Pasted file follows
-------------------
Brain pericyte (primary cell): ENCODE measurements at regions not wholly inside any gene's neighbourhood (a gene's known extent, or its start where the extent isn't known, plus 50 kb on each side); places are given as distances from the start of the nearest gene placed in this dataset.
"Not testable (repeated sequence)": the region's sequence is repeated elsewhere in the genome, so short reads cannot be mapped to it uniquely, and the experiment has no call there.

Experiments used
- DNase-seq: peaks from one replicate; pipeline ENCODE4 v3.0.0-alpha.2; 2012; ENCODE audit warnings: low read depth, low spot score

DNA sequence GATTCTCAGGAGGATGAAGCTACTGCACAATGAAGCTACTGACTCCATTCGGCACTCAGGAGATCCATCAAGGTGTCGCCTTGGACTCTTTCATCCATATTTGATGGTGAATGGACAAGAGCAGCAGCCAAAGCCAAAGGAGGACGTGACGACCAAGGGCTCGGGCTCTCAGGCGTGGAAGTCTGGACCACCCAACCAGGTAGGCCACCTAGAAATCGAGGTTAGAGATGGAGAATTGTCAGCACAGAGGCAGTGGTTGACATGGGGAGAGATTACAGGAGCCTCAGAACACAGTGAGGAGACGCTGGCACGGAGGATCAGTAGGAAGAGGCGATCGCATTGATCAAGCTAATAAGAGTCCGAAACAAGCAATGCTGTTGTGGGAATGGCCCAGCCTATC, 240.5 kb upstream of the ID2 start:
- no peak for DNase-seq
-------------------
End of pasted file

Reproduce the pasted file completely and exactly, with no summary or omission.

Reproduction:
Brain pericyte (primary cell): ENCODE measurements at regions not wholly inside any gene's neighbourhood (a gene's known extent, or its start where the extent isn't known, plus 50 kb on each side); places are given as distances from the start of the nearest gene placed in this dataset.
"Not testable (repeated sequence)": the region's sequence is repeated elsewhere in the genome, so short reads cannot be mapped to it uniquely, and the experiment has no call there.

Experiments used
- DNase-seq: peaks from one replicate; pipeline ENCODE4 v3.0.0-alpha.2; 2012; ENCODE audit warnings: low read depth, low spot score

DNA sequence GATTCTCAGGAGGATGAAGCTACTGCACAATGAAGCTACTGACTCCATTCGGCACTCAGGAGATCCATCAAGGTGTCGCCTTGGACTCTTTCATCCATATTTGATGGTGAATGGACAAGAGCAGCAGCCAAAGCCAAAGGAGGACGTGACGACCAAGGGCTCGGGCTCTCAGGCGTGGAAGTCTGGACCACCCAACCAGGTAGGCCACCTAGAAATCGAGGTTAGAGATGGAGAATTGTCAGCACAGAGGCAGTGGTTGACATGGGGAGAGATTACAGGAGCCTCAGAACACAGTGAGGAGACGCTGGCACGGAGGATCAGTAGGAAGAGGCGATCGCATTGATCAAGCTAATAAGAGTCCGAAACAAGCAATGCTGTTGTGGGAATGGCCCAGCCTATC, 240.5 kb upstream of the ID2 start:
- no peak for DNase-seq